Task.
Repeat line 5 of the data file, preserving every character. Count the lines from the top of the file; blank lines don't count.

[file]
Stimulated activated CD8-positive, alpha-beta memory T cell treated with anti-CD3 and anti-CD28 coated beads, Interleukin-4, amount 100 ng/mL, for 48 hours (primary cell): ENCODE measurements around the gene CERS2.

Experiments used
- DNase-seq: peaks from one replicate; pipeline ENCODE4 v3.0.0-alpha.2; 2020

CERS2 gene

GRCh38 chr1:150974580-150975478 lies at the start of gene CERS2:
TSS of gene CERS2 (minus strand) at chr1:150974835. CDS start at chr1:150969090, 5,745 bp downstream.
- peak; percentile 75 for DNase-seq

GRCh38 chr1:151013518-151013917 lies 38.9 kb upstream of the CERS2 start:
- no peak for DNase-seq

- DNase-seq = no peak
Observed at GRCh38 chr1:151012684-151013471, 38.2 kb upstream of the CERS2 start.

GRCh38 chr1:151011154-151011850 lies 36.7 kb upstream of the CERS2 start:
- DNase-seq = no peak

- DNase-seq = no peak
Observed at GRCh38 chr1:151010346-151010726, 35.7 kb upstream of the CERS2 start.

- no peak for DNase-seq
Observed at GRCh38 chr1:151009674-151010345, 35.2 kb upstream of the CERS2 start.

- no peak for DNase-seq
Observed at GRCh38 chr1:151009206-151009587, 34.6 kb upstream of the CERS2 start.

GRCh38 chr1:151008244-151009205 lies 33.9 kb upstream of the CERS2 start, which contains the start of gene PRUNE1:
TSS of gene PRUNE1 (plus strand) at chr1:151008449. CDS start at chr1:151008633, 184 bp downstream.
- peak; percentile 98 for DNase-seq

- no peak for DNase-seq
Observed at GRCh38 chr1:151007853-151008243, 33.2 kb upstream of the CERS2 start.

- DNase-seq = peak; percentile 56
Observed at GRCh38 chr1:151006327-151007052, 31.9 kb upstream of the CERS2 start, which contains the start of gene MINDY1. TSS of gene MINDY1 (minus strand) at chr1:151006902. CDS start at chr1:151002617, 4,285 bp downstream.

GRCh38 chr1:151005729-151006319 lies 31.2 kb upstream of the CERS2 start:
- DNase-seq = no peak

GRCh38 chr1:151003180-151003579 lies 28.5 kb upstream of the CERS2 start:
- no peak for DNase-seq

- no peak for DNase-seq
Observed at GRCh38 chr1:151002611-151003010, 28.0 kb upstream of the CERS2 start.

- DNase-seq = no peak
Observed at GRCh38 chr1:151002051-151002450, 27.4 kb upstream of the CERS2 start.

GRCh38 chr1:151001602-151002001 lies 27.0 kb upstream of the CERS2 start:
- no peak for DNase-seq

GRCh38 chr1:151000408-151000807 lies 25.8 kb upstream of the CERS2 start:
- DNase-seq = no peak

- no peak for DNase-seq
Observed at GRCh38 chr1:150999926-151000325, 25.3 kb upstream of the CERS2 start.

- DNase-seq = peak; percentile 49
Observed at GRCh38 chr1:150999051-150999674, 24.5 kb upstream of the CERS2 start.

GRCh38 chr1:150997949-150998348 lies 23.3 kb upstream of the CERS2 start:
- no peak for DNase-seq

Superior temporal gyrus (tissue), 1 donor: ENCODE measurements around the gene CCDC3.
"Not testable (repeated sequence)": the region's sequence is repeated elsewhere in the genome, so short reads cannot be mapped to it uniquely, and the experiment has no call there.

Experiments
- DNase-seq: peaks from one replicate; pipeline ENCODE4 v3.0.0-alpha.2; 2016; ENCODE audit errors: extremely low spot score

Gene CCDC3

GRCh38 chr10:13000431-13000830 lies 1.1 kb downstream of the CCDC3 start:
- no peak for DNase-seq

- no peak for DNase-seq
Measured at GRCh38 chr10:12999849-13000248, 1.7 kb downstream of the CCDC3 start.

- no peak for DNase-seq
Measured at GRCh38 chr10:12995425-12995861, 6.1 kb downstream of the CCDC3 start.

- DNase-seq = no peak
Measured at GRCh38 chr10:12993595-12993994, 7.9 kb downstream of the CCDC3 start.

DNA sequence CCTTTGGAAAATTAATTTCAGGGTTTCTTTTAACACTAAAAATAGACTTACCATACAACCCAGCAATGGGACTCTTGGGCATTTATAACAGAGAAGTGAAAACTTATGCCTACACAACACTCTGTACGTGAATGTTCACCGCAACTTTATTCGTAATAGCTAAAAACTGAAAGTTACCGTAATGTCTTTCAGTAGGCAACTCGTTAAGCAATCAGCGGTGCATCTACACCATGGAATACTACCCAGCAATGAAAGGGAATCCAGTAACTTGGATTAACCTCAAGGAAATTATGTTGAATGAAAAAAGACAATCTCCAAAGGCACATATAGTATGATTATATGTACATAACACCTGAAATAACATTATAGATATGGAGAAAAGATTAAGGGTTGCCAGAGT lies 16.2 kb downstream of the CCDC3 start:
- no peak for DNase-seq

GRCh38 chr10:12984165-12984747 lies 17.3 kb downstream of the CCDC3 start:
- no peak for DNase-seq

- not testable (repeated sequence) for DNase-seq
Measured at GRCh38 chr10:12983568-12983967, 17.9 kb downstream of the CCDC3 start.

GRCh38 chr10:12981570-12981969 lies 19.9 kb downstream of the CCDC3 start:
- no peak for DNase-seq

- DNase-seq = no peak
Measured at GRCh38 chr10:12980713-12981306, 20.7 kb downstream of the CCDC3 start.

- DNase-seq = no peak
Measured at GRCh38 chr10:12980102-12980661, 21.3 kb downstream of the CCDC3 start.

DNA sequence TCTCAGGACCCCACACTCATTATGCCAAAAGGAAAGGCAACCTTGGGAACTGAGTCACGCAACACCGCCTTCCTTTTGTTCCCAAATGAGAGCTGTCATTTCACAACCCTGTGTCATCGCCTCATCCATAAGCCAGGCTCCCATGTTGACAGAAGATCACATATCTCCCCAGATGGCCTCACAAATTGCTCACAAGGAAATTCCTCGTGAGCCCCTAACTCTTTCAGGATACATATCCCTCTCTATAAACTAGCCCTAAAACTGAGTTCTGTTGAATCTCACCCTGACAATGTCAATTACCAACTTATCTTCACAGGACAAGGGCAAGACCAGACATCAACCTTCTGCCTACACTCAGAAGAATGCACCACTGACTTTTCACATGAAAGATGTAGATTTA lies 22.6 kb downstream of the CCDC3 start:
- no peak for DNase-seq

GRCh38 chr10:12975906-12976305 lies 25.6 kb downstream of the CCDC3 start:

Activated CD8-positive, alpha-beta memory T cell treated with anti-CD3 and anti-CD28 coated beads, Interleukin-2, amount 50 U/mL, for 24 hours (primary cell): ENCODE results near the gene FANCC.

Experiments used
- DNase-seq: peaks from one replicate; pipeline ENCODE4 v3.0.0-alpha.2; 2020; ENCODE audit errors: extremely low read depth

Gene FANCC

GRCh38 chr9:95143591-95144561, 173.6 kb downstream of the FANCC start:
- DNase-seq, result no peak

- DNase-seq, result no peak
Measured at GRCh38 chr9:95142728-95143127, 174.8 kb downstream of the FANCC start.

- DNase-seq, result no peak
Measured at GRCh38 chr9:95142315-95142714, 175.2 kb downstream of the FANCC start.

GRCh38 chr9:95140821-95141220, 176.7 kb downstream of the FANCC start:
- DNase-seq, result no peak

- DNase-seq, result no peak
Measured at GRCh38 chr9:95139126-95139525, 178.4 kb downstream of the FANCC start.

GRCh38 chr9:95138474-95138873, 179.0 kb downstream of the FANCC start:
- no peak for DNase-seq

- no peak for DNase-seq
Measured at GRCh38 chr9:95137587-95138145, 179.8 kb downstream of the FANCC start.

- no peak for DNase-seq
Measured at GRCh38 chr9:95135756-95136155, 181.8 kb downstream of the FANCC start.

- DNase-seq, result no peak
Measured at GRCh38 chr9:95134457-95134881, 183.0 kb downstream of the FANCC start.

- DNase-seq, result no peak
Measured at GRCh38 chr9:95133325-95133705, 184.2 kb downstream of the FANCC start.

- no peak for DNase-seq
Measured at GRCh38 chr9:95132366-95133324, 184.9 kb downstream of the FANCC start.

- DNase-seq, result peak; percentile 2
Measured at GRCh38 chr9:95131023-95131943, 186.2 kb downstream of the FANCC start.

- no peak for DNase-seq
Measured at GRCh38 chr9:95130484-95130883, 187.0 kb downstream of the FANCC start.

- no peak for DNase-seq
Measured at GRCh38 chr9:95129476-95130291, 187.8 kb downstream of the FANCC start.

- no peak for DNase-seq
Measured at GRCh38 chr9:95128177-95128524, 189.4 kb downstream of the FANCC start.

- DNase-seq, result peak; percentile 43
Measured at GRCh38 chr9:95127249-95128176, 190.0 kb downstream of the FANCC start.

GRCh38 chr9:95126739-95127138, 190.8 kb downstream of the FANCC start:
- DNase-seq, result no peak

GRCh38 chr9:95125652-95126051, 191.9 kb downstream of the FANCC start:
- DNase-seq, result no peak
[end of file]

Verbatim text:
GRCh38 chr1:150974580-150975478 lies at the start of gene CERS2: